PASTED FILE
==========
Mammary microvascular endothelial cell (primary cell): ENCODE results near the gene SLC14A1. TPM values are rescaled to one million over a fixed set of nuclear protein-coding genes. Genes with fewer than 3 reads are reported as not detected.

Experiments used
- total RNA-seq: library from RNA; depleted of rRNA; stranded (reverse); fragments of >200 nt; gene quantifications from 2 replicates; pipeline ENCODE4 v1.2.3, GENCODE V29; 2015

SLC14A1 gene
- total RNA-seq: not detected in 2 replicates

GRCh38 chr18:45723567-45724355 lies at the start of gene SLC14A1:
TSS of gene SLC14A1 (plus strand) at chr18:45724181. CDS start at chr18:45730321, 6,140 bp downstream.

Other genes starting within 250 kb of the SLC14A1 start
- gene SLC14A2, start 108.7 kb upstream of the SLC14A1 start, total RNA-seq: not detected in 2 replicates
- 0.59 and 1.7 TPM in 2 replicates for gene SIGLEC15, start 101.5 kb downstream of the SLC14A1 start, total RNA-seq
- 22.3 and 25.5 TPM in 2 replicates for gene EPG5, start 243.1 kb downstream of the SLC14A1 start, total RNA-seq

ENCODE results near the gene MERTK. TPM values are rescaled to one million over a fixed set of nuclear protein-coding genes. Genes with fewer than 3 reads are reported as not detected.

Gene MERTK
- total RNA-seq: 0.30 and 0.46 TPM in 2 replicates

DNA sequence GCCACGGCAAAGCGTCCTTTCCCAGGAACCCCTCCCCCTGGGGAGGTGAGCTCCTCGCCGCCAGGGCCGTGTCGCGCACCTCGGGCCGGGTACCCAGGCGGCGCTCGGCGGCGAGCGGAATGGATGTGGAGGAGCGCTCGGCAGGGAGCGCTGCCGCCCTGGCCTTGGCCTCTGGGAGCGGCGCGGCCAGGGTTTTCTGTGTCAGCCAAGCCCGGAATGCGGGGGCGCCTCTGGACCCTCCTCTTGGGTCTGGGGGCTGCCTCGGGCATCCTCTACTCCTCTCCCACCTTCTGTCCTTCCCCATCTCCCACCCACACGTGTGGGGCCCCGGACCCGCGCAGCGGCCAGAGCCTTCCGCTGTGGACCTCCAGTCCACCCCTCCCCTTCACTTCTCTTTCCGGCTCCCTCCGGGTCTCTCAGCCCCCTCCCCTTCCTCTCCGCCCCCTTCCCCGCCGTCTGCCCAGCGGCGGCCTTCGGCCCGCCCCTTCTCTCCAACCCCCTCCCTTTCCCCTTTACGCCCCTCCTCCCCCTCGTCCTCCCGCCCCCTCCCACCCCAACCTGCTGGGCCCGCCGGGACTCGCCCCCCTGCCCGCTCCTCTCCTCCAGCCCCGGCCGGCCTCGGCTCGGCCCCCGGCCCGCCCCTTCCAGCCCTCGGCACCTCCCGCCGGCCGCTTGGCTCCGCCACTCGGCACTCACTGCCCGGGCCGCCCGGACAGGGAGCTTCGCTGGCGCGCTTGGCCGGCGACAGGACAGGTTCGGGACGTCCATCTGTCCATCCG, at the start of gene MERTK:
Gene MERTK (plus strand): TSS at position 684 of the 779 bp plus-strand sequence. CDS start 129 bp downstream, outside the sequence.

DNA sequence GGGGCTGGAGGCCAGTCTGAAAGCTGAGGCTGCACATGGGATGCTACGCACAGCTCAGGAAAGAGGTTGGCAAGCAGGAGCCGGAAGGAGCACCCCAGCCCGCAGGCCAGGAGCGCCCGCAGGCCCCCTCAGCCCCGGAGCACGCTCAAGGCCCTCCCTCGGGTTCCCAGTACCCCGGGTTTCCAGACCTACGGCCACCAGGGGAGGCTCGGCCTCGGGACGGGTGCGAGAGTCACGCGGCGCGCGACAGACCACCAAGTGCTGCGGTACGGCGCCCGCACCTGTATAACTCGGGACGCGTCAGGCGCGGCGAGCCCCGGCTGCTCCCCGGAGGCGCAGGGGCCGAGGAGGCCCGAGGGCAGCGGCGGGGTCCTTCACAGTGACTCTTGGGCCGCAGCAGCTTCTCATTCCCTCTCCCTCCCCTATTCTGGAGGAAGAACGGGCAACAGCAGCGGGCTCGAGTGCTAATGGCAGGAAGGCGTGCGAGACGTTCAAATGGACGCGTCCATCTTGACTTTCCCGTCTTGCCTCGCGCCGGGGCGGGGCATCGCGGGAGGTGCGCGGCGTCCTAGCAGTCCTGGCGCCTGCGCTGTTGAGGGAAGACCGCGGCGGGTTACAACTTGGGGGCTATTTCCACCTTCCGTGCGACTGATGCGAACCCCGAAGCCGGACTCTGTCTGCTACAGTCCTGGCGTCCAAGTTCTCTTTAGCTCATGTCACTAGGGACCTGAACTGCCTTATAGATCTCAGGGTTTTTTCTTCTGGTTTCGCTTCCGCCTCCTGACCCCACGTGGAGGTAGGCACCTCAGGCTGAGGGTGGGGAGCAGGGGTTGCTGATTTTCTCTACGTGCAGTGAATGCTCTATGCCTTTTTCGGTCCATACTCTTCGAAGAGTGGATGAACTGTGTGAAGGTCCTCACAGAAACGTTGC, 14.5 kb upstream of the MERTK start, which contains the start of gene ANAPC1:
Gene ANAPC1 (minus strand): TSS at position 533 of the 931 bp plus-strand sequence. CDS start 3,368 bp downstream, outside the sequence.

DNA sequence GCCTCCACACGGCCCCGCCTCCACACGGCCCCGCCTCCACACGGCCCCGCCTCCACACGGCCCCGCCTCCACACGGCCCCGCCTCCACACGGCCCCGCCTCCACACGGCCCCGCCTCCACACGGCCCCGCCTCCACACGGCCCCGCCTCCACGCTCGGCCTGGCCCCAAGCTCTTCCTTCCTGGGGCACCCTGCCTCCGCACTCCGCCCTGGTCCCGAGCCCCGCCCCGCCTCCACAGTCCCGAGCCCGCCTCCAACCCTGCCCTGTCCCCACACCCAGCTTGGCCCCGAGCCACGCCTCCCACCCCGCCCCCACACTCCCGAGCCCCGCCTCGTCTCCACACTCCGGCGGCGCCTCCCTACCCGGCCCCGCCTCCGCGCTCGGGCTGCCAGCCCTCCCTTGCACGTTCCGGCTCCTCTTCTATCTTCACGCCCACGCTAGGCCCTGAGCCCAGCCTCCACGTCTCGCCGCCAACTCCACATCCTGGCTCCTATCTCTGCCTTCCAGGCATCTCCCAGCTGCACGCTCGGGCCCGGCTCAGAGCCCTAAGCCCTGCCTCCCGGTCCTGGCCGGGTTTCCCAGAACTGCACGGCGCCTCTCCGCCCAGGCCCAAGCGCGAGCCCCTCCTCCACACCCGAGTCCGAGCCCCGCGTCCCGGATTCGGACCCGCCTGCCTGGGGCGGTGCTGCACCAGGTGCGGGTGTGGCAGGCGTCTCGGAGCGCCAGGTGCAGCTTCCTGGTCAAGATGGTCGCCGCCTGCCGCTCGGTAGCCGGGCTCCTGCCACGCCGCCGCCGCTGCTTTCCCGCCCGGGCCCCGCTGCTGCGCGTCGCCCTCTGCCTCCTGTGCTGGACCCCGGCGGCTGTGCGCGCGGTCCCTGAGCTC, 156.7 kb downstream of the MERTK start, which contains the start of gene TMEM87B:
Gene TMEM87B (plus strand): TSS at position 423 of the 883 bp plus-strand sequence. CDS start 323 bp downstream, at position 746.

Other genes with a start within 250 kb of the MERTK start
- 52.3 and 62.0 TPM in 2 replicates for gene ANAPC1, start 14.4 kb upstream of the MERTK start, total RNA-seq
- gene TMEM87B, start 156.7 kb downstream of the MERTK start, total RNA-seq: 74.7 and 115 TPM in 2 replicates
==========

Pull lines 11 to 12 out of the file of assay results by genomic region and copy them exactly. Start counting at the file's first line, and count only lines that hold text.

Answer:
- 22.3 and 25.5 TPM in 2 replicates for gene EPG5, start 243.1 kb downstream of the SLC14A1 start, total RNA-seq

ENCODE results near the gene MERTK. TPM values are rescaled to one million over a fixed set of nuclear protein-coding genes. Genes with fewer than 3 reads are reported as not detected.